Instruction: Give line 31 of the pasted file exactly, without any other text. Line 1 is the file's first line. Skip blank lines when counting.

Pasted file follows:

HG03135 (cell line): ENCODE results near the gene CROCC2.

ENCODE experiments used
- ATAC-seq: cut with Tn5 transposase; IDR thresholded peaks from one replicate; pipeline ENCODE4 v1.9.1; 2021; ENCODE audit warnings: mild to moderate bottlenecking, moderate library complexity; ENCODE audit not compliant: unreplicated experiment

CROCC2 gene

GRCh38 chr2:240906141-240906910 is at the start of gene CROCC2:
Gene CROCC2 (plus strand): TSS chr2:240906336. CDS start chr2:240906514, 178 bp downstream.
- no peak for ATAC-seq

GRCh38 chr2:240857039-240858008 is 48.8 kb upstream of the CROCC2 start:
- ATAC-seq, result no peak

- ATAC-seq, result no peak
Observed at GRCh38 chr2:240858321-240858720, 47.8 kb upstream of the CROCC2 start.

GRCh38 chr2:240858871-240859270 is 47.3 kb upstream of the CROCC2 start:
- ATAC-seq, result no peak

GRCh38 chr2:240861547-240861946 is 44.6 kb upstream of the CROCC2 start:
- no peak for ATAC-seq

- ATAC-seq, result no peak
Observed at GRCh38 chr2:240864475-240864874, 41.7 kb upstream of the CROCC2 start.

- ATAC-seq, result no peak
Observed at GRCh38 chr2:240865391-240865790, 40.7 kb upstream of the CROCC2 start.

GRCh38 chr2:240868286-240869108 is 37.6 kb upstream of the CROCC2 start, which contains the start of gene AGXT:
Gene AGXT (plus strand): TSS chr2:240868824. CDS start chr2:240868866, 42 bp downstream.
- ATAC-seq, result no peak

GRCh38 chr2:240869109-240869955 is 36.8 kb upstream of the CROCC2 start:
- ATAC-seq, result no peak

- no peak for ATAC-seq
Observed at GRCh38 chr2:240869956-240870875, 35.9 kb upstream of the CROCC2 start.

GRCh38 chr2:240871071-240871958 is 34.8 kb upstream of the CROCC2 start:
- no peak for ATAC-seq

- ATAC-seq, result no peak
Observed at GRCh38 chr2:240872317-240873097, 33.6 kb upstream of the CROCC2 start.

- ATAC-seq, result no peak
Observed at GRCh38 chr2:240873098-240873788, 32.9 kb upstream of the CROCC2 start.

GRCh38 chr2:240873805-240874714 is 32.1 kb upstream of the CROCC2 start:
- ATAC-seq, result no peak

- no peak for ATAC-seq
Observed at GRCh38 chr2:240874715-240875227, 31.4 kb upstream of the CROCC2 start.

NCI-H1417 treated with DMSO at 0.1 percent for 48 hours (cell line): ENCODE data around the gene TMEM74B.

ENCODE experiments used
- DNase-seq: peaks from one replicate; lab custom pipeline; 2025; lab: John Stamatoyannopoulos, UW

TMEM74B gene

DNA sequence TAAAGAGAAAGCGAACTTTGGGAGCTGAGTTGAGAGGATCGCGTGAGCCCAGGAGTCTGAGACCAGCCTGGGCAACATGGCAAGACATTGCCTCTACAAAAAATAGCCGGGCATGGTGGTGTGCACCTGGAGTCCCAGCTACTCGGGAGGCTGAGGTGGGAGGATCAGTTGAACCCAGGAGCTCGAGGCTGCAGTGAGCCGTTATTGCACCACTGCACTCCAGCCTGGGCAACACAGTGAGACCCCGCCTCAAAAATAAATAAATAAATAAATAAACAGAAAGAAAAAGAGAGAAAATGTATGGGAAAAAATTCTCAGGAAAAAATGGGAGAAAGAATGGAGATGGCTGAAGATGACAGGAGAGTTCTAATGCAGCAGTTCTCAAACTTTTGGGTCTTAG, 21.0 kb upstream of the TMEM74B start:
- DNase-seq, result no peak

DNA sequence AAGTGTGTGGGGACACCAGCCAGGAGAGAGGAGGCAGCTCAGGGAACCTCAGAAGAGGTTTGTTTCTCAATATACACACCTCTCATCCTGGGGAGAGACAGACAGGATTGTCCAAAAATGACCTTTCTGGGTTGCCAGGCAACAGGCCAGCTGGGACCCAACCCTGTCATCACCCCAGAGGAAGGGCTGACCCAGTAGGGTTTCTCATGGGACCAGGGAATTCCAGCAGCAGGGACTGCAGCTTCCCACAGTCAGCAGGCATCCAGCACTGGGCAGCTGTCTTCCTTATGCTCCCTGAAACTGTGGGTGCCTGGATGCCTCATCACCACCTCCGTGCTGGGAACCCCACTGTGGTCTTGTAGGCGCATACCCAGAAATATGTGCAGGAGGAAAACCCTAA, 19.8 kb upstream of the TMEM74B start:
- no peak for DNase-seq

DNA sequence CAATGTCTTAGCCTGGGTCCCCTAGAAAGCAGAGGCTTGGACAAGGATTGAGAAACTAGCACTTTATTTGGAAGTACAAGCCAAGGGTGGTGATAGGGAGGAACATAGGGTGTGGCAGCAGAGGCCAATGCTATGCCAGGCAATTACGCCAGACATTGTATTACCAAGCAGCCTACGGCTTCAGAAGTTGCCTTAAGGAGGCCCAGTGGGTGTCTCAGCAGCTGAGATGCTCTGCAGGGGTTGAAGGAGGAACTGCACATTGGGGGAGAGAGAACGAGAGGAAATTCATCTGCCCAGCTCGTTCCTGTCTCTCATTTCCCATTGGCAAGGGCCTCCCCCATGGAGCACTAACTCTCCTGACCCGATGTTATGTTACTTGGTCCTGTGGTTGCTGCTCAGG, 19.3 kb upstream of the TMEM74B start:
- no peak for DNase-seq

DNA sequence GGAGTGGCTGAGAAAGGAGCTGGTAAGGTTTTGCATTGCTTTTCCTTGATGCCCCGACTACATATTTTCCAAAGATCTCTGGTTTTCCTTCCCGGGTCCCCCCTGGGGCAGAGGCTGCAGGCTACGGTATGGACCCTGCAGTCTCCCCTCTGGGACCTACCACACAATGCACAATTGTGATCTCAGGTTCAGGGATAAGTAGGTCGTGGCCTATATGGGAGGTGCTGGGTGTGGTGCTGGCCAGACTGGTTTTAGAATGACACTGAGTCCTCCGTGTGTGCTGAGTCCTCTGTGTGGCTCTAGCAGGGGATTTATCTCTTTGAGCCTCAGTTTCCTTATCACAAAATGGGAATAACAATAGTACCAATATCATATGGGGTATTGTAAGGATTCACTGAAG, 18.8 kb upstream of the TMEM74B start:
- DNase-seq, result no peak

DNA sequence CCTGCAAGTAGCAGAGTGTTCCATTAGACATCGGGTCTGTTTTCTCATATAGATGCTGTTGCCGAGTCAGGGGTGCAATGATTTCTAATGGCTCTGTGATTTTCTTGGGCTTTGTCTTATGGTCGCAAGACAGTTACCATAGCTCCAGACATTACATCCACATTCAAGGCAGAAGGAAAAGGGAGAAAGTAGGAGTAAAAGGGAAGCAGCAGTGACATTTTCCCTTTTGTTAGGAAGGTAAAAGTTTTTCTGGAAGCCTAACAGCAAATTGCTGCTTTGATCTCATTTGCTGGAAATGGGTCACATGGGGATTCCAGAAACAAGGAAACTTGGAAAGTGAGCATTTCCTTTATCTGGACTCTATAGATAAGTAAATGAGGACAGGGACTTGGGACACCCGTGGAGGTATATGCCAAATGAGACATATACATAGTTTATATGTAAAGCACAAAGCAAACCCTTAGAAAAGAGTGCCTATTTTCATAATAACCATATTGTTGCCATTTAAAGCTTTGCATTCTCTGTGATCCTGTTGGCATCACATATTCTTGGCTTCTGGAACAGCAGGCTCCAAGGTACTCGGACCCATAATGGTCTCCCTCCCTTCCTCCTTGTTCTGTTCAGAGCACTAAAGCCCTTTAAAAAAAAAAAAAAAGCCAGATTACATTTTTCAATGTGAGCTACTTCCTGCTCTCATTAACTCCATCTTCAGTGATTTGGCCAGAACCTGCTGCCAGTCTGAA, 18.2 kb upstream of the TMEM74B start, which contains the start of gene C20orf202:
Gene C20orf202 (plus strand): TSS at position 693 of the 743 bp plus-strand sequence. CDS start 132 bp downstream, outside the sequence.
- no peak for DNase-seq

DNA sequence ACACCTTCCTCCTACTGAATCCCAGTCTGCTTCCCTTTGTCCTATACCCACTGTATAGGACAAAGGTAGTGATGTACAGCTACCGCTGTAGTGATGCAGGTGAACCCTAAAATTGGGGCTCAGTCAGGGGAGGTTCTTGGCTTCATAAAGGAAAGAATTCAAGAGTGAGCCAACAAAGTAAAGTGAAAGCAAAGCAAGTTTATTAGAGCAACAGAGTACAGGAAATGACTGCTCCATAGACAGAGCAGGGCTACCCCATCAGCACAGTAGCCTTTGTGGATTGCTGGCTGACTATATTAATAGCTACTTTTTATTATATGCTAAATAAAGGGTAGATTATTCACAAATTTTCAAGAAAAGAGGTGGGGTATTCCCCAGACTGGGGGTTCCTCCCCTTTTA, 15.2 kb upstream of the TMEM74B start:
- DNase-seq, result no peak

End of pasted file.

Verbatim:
- ATAC-seq, result no peak